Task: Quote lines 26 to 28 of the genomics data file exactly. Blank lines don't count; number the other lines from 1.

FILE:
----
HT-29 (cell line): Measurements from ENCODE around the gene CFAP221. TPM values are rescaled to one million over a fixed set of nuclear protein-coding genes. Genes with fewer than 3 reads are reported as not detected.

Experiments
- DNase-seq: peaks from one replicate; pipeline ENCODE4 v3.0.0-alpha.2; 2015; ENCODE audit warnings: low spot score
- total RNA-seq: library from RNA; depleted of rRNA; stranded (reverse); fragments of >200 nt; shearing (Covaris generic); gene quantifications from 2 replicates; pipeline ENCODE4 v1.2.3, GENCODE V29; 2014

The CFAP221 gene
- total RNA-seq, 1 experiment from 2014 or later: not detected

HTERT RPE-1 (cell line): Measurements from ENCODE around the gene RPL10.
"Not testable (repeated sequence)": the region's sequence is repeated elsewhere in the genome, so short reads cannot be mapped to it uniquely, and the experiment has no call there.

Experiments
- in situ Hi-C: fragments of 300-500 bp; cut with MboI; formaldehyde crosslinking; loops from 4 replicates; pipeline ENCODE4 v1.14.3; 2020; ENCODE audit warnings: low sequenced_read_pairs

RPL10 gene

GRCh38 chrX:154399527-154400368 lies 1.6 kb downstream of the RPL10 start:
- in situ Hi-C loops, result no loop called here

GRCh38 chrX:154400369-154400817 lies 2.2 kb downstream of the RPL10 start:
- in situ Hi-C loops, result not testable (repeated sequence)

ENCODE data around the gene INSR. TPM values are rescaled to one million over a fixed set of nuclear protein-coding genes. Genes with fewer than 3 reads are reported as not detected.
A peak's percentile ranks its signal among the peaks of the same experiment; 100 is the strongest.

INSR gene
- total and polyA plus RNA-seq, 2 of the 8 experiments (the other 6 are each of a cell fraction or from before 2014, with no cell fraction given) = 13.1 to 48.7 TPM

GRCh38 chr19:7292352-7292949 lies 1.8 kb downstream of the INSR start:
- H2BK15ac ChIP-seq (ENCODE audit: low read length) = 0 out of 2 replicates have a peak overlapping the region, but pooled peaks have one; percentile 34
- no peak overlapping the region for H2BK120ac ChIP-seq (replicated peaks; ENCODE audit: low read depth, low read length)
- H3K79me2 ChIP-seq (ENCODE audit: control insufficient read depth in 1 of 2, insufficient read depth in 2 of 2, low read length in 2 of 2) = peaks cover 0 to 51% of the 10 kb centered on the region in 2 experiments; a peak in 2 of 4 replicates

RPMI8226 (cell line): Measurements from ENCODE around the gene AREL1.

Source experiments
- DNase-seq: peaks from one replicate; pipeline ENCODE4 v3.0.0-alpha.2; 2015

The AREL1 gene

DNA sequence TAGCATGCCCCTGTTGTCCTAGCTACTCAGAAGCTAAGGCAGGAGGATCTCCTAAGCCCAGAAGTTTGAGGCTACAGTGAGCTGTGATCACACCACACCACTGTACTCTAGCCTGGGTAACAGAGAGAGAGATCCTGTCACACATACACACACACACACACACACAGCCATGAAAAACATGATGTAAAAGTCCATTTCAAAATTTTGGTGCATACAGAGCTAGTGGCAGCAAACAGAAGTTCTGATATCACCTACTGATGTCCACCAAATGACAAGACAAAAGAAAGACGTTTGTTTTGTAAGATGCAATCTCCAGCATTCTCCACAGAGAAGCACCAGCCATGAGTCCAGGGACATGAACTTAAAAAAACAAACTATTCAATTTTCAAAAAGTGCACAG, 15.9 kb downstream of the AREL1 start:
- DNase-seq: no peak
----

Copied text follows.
- DNase-seq: peaks from one replicate; pipeline ENCODE4 v3.0.0-alpha.2; 2015

The AREL1 gene

DNA sequence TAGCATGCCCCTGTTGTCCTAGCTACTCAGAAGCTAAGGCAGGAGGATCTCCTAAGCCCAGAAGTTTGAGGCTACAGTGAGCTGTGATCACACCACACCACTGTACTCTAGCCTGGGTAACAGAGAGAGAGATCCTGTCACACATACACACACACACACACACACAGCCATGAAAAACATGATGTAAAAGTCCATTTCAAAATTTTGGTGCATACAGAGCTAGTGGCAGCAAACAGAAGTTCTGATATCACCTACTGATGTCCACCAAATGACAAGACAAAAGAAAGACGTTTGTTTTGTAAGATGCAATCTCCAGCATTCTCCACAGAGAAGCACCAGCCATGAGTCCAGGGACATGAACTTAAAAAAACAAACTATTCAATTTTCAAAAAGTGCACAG, 15.9 kb downstream of the AREL1 start: